I heard something on the AM radio yesterday morning that made my neck tense.
It wasn’t another erectile dysfunction ad or a pre-paid funeral plan. Instead, this old mate announcer sighed and said:
“There’s no AFL on in Melbourne this weekend.”
Catch up, mate. Because not only was there an AFL game, but there was a history-making one, broadcast live on Channel Seven, across the ABC and on Triple M. A game that subsequently smashed the TV ratings. And a game that I went and saw in the flesh because I had to see it for myself.
The AFL Women’s All-Star match.
The best female players from across the country, divided into two teams: the Western Bulldogs and Melbourne Demons. In 2017 there will be a league of eight clubs (but there are no fully-formed teams yet as the player draft is in October). So this blockbuster was a taste of what we will see from the first actual women’s league next year.
It was in an atmosphere that rippled with so much excitement that I had to whip out the phone and live stream what I was seeing.
ICYMI, there were mascots and those giant crepe banners they run through and the smell of hot chips in the air and it was everything football should be. But the question on everyone’s lips was: will the people come?
Oh yes. The people came.
Over 6000 people, actually. And it was little girls, little girls everywhere I looked.
I could see them. They sat on the hill in the drizzle and cheered and clapped. They nestled into the stands with banners and streamers, screaming the players’ names. They hung off the fence – some wearing jerseys over dresses – so close to the players that they could almost touch them. Young families and couples, weather-worn oldies, even a few famous footballing faces in there among the fans.
— jocelyn pies (@jocelynseip) September 3, 2016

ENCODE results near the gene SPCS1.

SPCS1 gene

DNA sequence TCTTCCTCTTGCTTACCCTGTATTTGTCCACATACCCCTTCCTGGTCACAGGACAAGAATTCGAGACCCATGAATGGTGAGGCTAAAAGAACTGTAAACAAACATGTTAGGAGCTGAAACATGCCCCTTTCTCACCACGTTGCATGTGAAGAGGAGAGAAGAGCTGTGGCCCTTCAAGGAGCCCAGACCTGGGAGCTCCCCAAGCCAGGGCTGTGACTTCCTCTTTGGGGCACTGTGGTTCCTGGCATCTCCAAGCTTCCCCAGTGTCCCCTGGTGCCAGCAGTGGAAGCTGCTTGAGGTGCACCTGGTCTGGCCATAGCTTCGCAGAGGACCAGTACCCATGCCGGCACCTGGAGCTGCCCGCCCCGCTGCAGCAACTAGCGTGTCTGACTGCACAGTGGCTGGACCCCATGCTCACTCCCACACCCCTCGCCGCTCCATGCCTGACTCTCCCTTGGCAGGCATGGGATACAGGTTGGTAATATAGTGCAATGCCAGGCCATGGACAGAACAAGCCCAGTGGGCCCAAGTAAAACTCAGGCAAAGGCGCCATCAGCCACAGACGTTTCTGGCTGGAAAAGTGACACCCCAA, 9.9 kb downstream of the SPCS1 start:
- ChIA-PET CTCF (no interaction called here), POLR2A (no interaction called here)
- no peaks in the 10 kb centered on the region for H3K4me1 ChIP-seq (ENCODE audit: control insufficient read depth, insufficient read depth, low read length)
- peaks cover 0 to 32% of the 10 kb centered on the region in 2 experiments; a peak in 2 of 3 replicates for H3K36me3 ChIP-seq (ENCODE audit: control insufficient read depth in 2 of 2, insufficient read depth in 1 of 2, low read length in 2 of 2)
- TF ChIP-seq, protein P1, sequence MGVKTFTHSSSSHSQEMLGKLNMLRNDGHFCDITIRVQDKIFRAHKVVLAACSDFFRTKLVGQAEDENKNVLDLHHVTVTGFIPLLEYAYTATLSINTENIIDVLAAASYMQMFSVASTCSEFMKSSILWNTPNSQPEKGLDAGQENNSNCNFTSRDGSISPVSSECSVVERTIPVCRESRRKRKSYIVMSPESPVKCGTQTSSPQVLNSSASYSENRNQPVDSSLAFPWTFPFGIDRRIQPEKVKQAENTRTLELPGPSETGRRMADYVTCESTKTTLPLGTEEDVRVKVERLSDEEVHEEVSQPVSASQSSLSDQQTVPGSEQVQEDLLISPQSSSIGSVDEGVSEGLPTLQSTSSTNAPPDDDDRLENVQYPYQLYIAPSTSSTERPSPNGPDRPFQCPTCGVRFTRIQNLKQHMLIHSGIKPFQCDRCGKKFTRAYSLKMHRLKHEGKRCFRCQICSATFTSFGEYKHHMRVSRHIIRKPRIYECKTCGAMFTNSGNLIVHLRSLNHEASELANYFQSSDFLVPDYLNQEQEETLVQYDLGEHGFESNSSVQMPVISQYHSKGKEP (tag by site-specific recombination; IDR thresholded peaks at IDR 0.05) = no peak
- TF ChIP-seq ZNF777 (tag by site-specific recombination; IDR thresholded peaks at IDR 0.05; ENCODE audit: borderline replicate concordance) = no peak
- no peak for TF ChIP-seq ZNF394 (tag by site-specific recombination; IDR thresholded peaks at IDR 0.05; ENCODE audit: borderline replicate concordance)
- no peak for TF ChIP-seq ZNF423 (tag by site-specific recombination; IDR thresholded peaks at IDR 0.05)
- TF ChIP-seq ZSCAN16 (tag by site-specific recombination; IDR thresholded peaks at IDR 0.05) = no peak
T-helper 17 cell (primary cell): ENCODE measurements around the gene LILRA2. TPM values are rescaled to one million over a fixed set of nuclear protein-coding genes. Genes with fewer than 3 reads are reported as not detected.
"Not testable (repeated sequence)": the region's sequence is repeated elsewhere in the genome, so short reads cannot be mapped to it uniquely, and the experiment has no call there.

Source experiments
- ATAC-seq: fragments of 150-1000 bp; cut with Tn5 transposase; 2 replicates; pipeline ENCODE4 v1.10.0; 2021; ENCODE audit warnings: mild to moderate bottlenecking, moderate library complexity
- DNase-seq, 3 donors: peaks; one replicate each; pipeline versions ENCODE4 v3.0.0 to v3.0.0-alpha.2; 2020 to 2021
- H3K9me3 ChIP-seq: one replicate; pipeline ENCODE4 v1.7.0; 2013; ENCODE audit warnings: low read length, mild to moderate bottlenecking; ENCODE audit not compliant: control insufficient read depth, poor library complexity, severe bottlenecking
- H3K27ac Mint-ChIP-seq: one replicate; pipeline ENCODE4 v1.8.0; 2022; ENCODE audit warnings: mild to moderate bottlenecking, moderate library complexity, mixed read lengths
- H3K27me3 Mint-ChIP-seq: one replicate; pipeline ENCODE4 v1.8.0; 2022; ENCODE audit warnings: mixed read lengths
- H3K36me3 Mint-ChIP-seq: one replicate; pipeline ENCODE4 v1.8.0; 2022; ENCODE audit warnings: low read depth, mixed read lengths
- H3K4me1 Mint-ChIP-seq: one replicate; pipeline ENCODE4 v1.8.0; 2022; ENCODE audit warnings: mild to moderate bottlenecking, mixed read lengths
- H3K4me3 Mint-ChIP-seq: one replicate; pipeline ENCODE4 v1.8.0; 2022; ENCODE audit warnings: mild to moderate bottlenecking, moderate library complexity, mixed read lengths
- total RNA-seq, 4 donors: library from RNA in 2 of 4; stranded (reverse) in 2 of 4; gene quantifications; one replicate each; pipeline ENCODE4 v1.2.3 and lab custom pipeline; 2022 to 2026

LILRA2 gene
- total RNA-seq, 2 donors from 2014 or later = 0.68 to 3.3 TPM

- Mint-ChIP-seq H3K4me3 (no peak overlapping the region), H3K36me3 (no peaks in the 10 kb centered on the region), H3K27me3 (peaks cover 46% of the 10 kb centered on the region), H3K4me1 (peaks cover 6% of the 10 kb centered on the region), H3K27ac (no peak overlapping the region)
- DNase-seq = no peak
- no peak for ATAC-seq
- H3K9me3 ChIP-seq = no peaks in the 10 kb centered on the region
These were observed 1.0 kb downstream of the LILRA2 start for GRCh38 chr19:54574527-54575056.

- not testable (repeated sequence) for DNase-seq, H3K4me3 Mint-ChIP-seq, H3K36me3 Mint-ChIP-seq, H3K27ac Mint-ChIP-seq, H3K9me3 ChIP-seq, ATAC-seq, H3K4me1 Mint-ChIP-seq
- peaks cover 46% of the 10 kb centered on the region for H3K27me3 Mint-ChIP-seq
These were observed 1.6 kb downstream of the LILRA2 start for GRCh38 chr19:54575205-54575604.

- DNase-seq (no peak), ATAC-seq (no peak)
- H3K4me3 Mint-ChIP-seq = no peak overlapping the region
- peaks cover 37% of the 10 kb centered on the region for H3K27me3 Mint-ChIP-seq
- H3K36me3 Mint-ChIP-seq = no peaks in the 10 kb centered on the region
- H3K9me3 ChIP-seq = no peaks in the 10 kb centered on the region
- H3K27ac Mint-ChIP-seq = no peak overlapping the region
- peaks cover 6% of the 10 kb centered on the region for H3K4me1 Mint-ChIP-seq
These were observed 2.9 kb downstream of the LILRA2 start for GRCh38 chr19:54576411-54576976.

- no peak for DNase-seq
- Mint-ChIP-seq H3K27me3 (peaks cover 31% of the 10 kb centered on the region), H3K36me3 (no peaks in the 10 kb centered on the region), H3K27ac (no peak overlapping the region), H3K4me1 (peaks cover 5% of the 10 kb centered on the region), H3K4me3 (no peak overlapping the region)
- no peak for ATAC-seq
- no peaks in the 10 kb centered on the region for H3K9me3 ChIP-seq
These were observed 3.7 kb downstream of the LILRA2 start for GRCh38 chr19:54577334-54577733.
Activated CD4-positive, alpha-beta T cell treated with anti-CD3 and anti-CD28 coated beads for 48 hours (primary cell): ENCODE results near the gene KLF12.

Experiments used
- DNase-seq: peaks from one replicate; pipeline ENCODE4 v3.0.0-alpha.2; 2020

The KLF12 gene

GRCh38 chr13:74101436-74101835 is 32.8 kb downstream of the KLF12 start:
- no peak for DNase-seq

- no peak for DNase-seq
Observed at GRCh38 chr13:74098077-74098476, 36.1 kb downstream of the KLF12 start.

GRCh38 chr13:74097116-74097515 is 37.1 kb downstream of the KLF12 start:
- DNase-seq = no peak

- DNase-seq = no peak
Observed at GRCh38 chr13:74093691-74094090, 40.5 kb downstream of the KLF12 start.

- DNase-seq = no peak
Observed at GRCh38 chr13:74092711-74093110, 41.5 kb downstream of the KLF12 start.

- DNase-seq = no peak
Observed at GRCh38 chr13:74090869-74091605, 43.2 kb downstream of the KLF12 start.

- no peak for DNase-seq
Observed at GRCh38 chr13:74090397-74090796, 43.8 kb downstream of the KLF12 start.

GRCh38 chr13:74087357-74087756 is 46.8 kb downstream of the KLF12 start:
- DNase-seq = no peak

And… the people watched at home.
Did they ever. Forget the glass ceiling; this is the glass TV getting smashed. It was the biggest Saturday night of year for Channel Seven; the game outperformed all Saturday night home and away AFL matches in Melbourne this year. The audience peaked at 1.05 million with an average of 746k nationally. Boom.
The players were all that and a bag of hot chips.
Holy smokes, these girls can play. They were like greased lightning out there. I was stunned at the speed and skills and hustle on display. It was rough and hard and jaw-droppingly athletic. Big hangers, long bombs, tackles that made my pelvic floor feel weak.
The best bit? Tayla Harris booted a long bomb for 55 metres. Second best? Moana Hope punted six goals and bowed to the crowd. Yas queen.
The Fitzroy Under 10s team completed my life.
Nine year old Violet summed it up when she told me, “The boys have always been playing… but it’s not just a boys’ sport.”
— Monique Bowley (@moniquebowley) September 4, 2016
And their coach told me she was ‘thankful’.
Samira Heale says, as a mother and a coach, female footballers are brilliant role models.
“They [the junior players] are all about footy so seeing this direct link from what they are doing is just fabulous,” she said.
“I think it’s going to do great things on all kinds of levels for young women. From body image, to what they can be successful at in sport, and generally. ”
Just no one mention the song…
At the final siren the Bulldogs, who trounced the Demons, blared out their victory song “Sons of the West…” and “You can beat the boys of the Bulldogs breed.”
Boys. Oops. But hey, we’ll get there.
So to all the players, coaches, officials, umpires, admins, volunteers, fans, and little girls; we’re with you. We’re excited. And hopefully next year people won’t say “There’s no AFL on this weekend.” They’ll know better.